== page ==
Monthly Archives: October 2016


I originally wrote this topic thinking it would be about the 6th anniversary of my moving to my apartment in Pacifica. I think that date passed a couple of weeks ago. Now I’m starting to think about the one year anniversary of Zach’s death. Originally I was thinking I was going to do a sort of exposé – publish the statements of the drivers and the passengers and possibly those of Micah and Julie as well. It remains to be seen if I have the strength for that.

I did discuss the whole idea with my therapist. She didn’t address the specifics, but commented that the one year anniversary of a death has special meaning in many cultures. She said I would likely be surprised at the return of some feelings and not to be concerned about them. They are ‘normal’. As usual, only about 1% of what goes through my brain for putting on this blog actually gets here so we’ll see what actually transpires. It may be that the best thing for me would be to get in the habit of writing brief little bits every day instead of trying to find the time and the brain space to write on bigger issues.

Zach’s journals

I read some of Zach’s journals today, after my ‘legacy’ post. I found I could read them without an inordinate amount of sadness. I’m a little more removed from the last time I was reading them seven or eight months ago. Today I wasn’t dwelling on the content so much as just appreciating that they’re there and marveling at the spirit that wrote them.

I’m not going to quote anything today. It’s either a lot or nothing and today will be nothing. I still think occasionally about the state of my apartment or bedroom when I go out for the day and wonder if I never come back what people might think about me. Those of us living have to go on living, though. We can’t always be thinking about our deaths. It will come when it comes.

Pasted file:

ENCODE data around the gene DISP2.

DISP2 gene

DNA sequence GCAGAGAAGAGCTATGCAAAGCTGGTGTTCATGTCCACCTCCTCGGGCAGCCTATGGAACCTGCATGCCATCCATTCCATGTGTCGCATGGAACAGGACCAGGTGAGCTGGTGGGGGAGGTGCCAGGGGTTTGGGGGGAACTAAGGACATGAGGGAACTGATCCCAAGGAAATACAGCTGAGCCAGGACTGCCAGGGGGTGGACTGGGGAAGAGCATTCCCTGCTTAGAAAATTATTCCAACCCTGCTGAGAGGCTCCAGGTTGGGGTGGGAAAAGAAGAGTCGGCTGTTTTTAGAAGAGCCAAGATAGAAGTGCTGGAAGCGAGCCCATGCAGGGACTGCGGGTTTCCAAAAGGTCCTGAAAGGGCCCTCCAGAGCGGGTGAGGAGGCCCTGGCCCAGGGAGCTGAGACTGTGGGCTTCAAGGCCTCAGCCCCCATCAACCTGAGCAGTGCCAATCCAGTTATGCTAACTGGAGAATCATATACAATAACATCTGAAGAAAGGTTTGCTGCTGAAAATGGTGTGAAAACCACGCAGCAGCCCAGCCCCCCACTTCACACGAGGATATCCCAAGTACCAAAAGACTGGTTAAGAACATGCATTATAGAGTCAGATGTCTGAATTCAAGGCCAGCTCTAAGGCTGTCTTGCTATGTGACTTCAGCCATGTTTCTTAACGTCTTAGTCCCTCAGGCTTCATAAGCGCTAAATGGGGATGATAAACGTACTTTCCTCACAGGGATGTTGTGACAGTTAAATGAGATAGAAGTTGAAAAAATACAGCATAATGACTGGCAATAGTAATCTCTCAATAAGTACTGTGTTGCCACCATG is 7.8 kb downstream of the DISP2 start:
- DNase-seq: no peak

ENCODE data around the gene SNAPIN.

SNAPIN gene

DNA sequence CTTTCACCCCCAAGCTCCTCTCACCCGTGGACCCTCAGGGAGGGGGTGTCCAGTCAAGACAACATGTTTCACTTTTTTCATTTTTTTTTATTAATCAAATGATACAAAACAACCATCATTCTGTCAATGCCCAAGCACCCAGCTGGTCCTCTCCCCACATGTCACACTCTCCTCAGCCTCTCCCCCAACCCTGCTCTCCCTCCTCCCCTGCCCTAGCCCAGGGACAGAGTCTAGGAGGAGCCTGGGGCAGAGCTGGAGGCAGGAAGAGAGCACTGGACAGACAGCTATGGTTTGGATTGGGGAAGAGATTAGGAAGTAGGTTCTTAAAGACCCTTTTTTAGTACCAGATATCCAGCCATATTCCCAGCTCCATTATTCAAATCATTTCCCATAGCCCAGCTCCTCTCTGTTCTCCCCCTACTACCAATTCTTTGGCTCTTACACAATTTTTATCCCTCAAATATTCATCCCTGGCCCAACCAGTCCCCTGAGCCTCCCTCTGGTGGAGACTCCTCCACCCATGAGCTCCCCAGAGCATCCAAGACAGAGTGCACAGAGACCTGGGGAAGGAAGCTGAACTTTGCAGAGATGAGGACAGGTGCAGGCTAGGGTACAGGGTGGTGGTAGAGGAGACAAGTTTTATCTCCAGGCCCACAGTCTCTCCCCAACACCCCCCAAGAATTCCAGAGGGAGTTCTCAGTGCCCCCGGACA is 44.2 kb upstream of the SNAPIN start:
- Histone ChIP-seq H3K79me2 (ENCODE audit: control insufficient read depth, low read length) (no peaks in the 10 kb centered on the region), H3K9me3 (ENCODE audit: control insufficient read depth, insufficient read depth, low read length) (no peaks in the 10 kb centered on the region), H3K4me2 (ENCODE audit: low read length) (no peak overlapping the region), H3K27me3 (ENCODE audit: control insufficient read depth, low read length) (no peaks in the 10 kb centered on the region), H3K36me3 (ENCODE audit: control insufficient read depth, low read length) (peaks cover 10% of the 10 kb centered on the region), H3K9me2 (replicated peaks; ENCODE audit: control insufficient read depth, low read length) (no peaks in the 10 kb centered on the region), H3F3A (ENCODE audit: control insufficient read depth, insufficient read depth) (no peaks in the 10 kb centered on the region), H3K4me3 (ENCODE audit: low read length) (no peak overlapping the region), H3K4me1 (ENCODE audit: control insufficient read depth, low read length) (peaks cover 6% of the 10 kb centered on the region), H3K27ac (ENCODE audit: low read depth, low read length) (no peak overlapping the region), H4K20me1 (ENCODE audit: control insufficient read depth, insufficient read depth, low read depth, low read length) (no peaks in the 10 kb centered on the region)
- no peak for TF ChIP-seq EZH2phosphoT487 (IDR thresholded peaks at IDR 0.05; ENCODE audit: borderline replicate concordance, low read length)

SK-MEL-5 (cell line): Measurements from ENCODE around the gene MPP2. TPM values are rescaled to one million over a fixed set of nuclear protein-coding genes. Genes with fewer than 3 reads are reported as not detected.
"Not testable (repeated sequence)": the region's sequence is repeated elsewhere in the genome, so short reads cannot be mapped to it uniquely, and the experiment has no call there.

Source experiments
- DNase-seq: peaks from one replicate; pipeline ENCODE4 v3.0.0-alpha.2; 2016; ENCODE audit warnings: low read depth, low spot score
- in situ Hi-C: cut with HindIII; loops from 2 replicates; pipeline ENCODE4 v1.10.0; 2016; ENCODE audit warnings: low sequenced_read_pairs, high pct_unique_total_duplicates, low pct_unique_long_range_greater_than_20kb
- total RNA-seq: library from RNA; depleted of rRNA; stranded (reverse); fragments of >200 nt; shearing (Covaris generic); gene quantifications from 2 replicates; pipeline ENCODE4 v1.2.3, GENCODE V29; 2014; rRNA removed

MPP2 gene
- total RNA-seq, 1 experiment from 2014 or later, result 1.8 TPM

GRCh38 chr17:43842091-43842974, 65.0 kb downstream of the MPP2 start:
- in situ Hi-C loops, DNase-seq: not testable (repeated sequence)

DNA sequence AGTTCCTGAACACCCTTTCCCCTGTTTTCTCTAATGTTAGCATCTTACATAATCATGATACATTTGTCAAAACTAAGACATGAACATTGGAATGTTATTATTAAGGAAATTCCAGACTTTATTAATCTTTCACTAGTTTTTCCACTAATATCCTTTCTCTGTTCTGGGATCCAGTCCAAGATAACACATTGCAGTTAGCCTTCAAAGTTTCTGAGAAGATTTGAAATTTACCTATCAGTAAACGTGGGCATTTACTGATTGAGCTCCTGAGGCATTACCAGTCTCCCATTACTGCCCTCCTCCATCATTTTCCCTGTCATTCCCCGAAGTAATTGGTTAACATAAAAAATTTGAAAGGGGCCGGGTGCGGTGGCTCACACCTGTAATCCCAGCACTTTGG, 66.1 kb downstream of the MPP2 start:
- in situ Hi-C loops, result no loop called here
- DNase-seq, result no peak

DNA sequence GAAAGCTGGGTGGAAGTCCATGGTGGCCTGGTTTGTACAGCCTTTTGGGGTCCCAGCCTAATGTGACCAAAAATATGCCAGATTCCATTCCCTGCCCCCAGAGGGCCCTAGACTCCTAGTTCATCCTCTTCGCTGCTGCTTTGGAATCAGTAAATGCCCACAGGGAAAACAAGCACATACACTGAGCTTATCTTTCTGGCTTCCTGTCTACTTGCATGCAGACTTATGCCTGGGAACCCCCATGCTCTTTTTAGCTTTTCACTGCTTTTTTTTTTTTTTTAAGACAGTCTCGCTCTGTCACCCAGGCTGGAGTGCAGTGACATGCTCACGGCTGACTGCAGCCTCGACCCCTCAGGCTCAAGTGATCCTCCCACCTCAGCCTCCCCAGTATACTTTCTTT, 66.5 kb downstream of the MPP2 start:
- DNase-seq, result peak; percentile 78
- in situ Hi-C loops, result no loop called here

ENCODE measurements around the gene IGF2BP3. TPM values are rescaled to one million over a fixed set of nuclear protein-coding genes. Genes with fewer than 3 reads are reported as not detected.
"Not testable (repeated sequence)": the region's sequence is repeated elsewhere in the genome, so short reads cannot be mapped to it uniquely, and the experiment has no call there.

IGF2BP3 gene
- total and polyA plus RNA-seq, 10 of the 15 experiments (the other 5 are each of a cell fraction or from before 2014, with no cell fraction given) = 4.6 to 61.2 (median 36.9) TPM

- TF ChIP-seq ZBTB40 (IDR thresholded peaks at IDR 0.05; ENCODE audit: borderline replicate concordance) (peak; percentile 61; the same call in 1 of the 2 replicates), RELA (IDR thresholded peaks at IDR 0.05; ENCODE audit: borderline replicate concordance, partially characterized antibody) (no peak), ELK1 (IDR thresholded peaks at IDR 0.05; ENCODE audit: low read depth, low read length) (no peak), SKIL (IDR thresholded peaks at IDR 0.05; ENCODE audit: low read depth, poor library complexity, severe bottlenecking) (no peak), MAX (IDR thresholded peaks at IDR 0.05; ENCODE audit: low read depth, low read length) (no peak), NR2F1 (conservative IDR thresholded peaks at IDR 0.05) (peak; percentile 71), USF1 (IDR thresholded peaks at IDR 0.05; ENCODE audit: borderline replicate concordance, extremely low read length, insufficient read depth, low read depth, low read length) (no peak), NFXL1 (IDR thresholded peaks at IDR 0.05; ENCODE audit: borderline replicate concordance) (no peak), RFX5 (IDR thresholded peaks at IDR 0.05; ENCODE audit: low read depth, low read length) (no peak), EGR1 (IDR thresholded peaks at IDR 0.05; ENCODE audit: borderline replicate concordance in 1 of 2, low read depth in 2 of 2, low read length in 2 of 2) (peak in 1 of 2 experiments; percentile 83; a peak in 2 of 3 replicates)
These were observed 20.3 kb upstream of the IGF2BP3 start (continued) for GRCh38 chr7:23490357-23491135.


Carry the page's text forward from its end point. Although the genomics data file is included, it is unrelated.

I’ll call it the lesson of Rosalie. Live now!


It seems odd that I do not find this word in the list of tags on the front page. Is it a comprehensive list? Or just the most used? I don’t know, but I thought I had written on the idea at least once before.

This blog is part of my legacy, that which I am remembered by. My legacy also includes other writing in my computer, in my spiral notebooks, and in my letters to others if they have saved them. My photographs, my books, my recorded voice will all contribute to the legacy I bequeath to my children and their children and hopefully beyond that.

Most of what I just enumerated is private. This blog is emphatically not private so I approach what I write here differently from other places. This is part of my public legacy: my relationships with people outside of my family, both personal and working. The content is similar, though, in the respect that it is all me.